From Kyoto, we traveled 1 hour by rapid train (kaisoku) to Nara for a half day tour. We got on a bus to get to the popular attractions in the city.
We strolled a bit...
and stumbled upon Kofukuji Temple. The 50 meter, five story pagoda found at Kokufuji Temple is said to be the second tallest pagoda in Japan.
The desire to have a deer encounter however was what made us visit Nara.
Nara Park is home to hundreds of freely roaming deer so we knew we were in the right place for some deer hunting. The deer at Nara Park are symbols of the city and are considered to be natural treasures.
This was the very first deer I saw.
We explored the huge Nara Park
and got to see the deer doing different activities.
For a full deer experience, one can opt to feed the deer with cookies.
Just be careful though because the deer are not as harmless and tame as they appear to be.
The deer were able to sense instantly that we had cookies and would not leave our side until we feed them everything we got. From experience, males were more aggressive with one even bumping me from behind, almost knocking me down. Dandy!
Nara Park is also the location of Todaiji Temple, one of the most historically important temples of Japan. Todaiji was constructed in 752 and was the head temple of all provincial Buddhist temples.
Todaiji Temple is also the world's largest wooden building...
and houses Japan's biggest bronze Buddha, making Todaiji one of the most famous temples in all of Japan.
From the laidback atmosphere of Nara, we returned to Kyoto to take the shinkansen and head to the final destination of this trip, Tokyo!
This is how an ordinary cart looks like. Much smaller than the green carts but comfortable still.
We found seats near the rear of the cart so that space behind our seats was big enough to store our luggage.
After 3 hours of traveling, we got off at Japan's busiest train station, Shinjuku. For a moment, I got overwhelmed by the number of people transiting and questioned how we were going to maneuver our way through unfamiliar territory with overstuffed luggage in tow.
We somehow did and reached our hotel in Tokyo, none the worse.
Hotel Sunroute Plaza Shinjuku hosted our final five nights in Japan. I chose this hotel for its convenient location and large room by Tokyo standards.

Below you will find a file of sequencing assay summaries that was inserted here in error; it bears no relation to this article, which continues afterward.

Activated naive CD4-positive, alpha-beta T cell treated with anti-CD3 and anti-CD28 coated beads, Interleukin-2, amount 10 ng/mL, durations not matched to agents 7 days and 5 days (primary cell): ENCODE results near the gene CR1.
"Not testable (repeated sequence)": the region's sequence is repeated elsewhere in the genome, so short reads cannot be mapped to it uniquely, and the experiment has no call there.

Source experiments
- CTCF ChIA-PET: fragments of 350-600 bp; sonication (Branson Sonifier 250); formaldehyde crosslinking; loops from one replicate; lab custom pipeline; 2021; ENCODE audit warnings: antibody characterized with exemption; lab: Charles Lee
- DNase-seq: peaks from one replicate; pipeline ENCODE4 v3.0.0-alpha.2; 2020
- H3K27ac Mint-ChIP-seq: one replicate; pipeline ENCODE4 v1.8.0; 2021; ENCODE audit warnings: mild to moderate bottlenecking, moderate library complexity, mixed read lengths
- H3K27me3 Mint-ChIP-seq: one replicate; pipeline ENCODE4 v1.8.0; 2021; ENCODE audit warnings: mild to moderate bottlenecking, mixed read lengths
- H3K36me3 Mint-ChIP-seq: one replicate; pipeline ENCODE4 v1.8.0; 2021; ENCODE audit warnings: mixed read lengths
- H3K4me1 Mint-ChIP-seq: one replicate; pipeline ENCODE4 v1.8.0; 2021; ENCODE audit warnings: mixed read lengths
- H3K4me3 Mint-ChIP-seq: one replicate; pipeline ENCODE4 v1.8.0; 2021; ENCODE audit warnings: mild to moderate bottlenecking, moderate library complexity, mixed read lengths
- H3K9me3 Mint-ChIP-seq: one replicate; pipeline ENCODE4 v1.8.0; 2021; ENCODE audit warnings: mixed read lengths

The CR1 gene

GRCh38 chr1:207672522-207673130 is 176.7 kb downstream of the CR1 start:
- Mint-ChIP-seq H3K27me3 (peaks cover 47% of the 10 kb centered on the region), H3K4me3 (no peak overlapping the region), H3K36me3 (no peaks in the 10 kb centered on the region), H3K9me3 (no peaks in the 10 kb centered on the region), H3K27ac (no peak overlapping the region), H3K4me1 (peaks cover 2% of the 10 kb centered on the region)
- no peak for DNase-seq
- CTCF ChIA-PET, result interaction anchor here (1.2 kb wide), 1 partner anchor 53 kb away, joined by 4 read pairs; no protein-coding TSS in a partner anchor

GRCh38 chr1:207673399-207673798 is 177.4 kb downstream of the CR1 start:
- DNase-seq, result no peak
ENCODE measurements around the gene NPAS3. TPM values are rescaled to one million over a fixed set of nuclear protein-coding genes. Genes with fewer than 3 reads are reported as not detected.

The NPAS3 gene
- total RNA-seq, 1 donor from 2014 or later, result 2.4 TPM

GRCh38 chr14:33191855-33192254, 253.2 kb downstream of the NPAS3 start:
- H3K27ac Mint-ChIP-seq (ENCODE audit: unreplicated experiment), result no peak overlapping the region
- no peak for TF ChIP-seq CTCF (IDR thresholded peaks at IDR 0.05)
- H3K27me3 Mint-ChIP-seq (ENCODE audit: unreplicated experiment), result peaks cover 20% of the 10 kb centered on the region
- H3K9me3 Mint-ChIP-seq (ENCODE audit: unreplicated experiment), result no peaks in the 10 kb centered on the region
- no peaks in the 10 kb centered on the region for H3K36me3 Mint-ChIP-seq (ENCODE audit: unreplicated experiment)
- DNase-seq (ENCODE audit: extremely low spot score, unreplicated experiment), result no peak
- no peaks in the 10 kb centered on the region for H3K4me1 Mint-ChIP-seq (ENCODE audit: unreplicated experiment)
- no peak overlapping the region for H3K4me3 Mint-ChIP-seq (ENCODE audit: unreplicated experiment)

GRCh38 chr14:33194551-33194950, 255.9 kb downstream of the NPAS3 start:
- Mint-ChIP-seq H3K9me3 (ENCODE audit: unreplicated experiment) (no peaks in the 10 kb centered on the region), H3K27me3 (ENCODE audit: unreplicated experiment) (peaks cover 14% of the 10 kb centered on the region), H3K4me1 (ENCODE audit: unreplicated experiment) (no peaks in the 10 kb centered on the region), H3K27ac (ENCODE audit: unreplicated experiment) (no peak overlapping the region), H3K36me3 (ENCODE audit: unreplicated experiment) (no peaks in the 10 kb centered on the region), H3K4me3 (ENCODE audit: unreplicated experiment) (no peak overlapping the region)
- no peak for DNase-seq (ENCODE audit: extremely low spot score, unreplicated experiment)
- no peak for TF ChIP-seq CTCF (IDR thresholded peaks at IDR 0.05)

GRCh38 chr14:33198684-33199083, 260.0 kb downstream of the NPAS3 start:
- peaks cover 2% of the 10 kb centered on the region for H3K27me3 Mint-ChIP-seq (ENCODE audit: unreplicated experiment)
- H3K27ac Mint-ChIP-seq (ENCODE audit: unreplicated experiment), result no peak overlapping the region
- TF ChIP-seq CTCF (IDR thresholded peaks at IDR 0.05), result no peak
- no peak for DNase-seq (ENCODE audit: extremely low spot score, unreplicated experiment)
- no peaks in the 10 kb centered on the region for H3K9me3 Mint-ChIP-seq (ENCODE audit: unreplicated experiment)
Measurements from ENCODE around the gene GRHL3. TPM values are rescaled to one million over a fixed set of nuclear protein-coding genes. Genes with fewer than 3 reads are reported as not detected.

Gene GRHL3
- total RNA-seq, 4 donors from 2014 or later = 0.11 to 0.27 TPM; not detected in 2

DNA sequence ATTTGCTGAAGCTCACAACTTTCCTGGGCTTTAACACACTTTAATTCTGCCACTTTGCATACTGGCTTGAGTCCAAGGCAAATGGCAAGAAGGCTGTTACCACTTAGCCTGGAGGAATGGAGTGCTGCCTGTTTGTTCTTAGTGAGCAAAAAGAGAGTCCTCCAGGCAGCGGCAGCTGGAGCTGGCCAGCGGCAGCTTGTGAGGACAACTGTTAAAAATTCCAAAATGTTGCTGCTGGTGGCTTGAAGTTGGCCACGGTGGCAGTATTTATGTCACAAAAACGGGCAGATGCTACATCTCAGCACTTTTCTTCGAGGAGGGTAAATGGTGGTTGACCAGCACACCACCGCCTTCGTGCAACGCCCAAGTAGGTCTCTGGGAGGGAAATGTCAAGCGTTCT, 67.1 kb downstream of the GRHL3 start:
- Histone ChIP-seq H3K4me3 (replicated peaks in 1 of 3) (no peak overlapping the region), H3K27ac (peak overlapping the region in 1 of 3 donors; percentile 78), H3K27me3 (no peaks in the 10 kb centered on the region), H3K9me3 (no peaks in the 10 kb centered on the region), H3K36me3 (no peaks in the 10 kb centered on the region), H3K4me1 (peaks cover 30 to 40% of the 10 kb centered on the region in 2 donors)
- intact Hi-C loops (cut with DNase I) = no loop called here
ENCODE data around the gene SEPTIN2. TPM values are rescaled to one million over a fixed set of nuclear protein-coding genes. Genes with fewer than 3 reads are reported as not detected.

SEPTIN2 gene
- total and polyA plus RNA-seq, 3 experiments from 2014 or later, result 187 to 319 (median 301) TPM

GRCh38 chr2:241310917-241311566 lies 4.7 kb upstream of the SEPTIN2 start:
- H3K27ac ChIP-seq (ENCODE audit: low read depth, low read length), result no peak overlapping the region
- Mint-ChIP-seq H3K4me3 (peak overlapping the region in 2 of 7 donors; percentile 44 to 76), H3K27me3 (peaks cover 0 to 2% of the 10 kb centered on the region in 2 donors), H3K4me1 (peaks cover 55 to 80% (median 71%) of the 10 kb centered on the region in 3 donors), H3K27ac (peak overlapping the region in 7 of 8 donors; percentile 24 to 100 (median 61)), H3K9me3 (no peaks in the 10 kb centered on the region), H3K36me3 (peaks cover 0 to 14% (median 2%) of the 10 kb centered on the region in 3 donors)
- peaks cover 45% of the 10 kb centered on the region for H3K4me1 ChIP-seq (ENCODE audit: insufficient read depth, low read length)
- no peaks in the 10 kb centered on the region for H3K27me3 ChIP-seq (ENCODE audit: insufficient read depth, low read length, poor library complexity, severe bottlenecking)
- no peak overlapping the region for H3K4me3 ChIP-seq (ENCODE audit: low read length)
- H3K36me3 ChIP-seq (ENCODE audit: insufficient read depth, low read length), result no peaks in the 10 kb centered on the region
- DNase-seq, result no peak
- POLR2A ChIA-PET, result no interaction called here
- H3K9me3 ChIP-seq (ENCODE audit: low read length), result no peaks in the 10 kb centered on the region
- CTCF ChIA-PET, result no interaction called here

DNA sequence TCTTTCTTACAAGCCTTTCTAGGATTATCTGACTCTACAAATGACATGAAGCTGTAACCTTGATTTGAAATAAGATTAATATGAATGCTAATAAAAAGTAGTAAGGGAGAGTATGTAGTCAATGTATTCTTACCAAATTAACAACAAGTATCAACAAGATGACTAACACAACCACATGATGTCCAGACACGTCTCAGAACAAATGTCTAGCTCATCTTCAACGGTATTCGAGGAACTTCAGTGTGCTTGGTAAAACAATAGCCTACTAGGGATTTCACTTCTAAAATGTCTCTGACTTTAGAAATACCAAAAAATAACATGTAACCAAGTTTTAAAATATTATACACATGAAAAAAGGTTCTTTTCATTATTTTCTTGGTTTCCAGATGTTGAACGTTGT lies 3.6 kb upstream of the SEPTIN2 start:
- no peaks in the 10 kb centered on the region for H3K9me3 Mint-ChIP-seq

From our hotel in Shinjuku, there was no time to rest and we immediately went to Shibuya. Shibuya is a popular entertainment and shopping area, considered to be one of the busiest districts in Japan.
At Shibuya train station, it's best to use the Hachiko entrance to easily locate the Hachiko Statue.
For those who are not familiar, Hachiko is a most loyal dog who waited for many years, in front of the Shibuya station, for his master who has already passed away. The Hachiko Statue is a famous meeting spot for friends and lovers.
A closeup look shows how rough the statue is. Hachiko doesn't even have eyes. :(
Near the Hachiko Statue lies Shibuya's most famous landmark, the Shibuya crossing. There are three large TV screens that overlook the crossing, as well as many advertising signs.
For a Friday night however, I expected more people to be in Shibuya. I wonder where the people have gone as crossing Shibuya was not the mad, frantic scramble I expected it to be.
The streets of Shibuya were also not that crowded:
In between exploring Shibuya, we did find time to have a snack.
We got curious because of the relatively long lines but the fried chicken nuggets were just so-so.
Space was tight
and food was nothing to write home about.
|Plain Gyudon with Egg|
|Hamburger Curry with Cheese|
I have to say that Shibuya didn't live up to its hype as a lively crowded district bursting with energy. I guess it's not possible for now, with the tsunami disaster still fresh in the minds of the Japanese.